Lair - updated hands-on

Stomping is the least of your dragon's talents, of course; the thing is a dynamo of ruin, able to spit volleys of target-tracking fireballs (their size depending on how far you allow a little onscreen meter to fill up) or spew searing jets of powerful, short-range flame. It can also slam headlong into aerial enemies or, on the ground, claw and bite baddies to death. But what's especially fun is just targeting ground units from the air - including horses and giant bull-creatures - at which point your dragon will swoop in and grab them in its talons, and you can hurl them into their comrades for massive damage.

Occasionally though, you'll get locked into a fight with some big bastard that can't be taken down easily, and if it gets close-up, you can send it to hell with bites, claw strikes or jets of flame to the face. Sometimes, you might even get to jerk the controller around to tug off a creature's head in a gruesome display. Fun times.

Raw violence aside, Lair's strength so far seems to lie in epic, cinematic set-piece battles. There's the aforementioned mile-long snake - a formidable boss that takes a lot of time, effort and a couple of God of War-style "quicktime" moments to kill - but some of the other levels we played were even cooler. One of these was a fortress in the middle of an ocean, basically just a gargantuan black obelisk ringed with enormous carved faces. The mouths were gates holding back squadrons of enemy dragons, and the eyes shot beams of white light that we had to avoid on pain of getting pounded with explosives.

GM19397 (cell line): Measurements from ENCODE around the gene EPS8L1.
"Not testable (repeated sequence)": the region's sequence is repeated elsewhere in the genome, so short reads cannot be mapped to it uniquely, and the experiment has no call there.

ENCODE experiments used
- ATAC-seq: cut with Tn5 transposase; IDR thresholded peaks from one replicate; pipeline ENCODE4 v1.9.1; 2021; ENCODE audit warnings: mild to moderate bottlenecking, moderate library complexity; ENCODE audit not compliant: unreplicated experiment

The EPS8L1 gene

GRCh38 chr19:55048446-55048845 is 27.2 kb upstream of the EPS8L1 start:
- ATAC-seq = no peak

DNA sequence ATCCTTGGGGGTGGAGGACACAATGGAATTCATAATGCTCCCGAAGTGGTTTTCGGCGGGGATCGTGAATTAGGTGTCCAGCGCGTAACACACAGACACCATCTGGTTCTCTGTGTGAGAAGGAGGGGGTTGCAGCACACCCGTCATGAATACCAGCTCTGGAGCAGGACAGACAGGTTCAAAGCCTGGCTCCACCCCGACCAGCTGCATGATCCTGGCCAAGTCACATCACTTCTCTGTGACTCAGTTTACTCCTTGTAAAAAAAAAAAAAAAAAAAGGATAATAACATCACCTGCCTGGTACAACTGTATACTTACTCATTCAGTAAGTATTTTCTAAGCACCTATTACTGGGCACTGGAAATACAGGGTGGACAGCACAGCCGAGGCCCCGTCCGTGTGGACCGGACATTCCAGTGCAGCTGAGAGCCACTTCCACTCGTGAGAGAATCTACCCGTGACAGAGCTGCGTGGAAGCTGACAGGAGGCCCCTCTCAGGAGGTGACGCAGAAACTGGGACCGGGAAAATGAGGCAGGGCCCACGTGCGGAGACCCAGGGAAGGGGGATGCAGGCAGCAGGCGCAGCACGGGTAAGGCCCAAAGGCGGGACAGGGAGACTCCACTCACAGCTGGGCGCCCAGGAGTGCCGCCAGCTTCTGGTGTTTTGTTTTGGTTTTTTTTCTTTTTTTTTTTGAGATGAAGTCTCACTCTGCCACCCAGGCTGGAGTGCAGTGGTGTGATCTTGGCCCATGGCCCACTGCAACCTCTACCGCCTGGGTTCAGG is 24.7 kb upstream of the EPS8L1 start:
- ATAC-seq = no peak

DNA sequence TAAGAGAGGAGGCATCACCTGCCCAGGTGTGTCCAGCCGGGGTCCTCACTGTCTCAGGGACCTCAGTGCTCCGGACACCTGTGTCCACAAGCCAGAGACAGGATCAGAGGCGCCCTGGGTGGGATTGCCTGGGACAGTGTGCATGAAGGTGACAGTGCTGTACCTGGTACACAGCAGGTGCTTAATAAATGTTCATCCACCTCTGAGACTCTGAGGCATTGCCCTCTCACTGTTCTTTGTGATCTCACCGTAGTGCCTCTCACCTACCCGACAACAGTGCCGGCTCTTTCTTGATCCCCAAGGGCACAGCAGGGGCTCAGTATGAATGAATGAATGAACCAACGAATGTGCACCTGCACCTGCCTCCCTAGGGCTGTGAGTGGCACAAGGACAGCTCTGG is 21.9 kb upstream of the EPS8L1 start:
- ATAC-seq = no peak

Once we'd shot out the eyes in each face from a safe angle, the mouths would open and give us an opportunity to fly in and yank down a hanging brazier. This set off a massive steam explosion that, for whatever reason, we had to re-trigger a few times before the place went up in flames. Still, it was appreciably badass.

Mikel Reparaz
After graduating from college in 2000 with a BA in journalism, I worked for five years as a copy editor, page designer and videogame-review columnist at a couple of mid-sized newspapers you've never heard of. My column eventually got me a freelancing gig with GMR magazine, which folded a few months later. I was hired on full-time by GamesRadar in late 2005, and have since been paid actual money to write silly articles about lovable blobs.